Much of life as a missionary and a physician in a rural, poor, marginal, and probably corrupt place involves push. By this I mean the extra effort required to make the system work the way it should. One could simply go the hospital, do what one can do, and throw up one's hands about the rest. Which is, after many years of stress and defeat, the passive way that many of our colleagues cope. And me too, some days.
But not today. As soon as I walked on the ward, I found out that my newest admission had died at 2 a.m. This was an extremely ill child with sickle cell disease and severe acute malnutrition, who had come on death's doorstep. Worrisome, but we've seen many similar kids revive. Only this time, the person who promised to bring the blood needed for transfusion never showed up, and no one noticed or did anything about it. I called him today, and he said the district had refused to pay for his transport, because all its funds were frozen due to failure of our entire district to pay taxes for who-knows-how-many years (and who-knows-where that money went).
This is not a new problem, and this lack of essential funds does not seem to have kept half the district health office from traveling to a seminar in another part of Uganda today. Meanwhile the blood transport question was tied up with the propane gas cylinders that we have advocated for the last month, which run the cold chain, which stores vaccines, which run the entire country's immunization system, which have been out of supply. Finally they were delivered to Bundibugyo town over the weekend. Just eight more miles to make it to the health center, but this required desperate pleading and phone calls to a half dozen people to accomplish. In fact, I just counted seven calls and nine text messages this morning-the effort to get someone with authority to agree to release a vehicle and fuel to bring the gas cylinders, plus a person with a motorcycle and provision of fuel from my own pocket to allow the blood-cool-box to go and get blood and bring it back for the next four patients with dangerously life-threatening anemia.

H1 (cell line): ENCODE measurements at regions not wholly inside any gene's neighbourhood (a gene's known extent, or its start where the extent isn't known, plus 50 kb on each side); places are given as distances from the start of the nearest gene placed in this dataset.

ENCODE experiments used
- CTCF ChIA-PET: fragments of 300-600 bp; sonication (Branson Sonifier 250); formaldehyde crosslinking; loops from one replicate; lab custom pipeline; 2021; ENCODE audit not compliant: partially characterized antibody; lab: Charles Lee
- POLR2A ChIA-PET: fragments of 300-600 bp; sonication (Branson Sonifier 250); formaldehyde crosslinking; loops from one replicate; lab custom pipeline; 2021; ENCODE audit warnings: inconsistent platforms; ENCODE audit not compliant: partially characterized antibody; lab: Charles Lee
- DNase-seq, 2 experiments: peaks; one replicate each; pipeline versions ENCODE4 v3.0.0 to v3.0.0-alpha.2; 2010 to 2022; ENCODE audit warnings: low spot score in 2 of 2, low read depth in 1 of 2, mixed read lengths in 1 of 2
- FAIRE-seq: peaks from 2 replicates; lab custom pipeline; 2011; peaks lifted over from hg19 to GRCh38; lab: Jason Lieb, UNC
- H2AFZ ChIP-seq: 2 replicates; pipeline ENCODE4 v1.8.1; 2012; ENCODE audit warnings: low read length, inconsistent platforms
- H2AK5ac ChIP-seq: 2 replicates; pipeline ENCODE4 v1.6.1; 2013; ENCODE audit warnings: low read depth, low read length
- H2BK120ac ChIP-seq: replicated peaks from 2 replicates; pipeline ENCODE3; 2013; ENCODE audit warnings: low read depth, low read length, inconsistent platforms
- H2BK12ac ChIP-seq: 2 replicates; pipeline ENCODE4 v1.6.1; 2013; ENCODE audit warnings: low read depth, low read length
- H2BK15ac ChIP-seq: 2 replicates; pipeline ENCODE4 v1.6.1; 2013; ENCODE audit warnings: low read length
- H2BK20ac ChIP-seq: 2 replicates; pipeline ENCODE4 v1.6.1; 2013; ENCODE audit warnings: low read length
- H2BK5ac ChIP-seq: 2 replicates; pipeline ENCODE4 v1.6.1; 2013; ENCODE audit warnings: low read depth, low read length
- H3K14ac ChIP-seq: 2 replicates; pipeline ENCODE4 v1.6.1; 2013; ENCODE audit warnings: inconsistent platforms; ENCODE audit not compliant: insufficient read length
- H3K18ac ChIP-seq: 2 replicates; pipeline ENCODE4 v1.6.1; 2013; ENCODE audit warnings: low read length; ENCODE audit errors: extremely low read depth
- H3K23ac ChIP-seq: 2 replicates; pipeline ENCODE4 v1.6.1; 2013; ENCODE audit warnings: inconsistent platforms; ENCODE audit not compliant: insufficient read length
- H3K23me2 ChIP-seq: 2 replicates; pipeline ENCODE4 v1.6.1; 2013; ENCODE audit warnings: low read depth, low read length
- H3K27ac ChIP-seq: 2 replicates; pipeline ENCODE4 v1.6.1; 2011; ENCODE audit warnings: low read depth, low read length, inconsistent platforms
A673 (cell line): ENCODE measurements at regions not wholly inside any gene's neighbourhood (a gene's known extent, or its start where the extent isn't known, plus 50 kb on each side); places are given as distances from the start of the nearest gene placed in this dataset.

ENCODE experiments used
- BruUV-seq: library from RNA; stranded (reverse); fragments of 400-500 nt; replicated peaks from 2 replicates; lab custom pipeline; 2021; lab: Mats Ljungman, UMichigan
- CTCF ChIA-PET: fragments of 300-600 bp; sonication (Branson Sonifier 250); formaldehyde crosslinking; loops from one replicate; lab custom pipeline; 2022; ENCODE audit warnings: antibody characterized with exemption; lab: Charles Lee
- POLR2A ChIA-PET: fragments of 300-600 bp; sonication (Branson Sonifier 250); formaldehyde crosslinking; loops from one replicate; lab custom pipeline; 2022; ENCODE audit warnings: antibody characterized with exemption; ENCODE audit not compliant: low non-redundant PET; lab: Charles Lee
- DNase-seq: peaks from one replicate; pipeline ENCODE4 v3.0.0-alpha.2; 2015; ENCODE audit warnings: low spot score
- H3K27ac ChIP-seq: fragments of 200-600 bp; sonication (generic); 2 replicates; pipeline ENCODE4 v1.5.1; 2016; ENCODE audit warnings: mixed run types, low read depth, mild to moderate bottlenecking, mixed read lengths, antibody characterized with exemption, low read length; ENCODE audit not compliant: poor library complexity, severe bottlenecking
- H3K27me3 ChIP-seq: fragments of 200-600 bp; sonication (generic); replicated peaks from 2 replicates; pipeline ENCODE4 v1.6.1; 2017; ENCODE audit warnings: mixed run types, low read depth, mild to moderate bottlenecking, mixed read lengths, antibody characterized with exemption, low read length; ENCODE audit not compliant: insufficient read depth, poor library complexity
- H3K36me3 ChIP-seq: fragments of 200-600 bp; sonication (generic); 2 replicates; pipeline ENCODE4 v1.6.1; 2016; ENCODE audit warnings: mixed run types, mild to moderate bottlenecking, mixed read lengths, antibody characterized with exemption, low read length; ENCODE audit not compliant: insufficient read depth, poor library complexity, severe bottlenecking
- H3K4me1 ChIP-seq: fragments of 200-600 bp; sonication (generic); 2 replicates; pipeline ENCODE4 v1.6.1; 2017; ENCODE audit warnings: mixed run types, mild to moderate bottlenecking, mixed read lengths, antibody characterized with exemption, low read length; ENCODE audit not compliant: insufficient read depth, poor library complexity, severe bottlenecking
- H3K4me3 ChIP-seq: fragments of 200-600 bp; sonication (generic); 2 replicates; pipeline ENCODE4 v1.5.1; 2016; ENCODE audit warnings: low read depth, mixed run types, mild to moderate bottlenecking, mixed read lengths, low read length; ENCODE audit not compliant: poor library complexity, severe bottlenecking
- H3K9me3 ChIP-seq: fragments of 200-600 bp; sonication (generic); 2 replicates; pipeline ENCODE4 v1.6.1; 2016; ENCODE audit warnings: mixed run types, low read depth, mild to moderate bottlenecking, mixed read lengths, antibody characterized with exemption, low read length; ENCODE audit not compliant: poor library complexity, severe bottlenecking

Though all this should happen automatically, it does not. The people affected do not cry out, they accept their inevitable problems. And those who have some ability to make a difference are overwhelmed by too many other issues.
Mid-morning I realized that a neighbor's baby I'd seen early at my house never showed up for a lab test as directed. Again, phone messages to the child's grandparents, pushing. An hour later they arrive, and the child turns out to have severe malaria, and sickle cell disease, and needs a blood transfusion.
Yet the child I thought would die lives on: Ivan, miraculously sitting up after a liter of IV fluid revives him, through the nonpassive effort of Assusi. Little 5-year-old Kabasa has turned a corner, he smiles and runs after a ball, new appetite kicking in on his second week of TB therapy, and the possibility of healing dares us to hope. Twins, and a 1-year-old girl whose mother had abandoned her but was convinced to return when she ended up malnourished, all go home today, cured.
New premature twins arrive, bringing our 2- to 3-pound speck-of-a-baby population up to four on the ward, too many for the side isolation room, so we cordon off an entire section of the ward after cleaning it well, and try to make it a safe preemie environment.
Very little of my effort today involved specific medical knowledge. Very much of it involved a few resources that most people do not have: about four dollars of air time, about four dollars of petrol, and the sense of outrage that growing up in a country that generally "works" lends to my perspective.
People who work in settings like this need prayer support, to not give up, to believe that a little more push is worth it. I know I do.
-Jennifer Myhre is a physician with World Harvest Mission living in Bundibugyo, Uganda. This is excerpted from the blog she writes with her husband, Paradoxuganda (paradoxuganda.blogspot.com).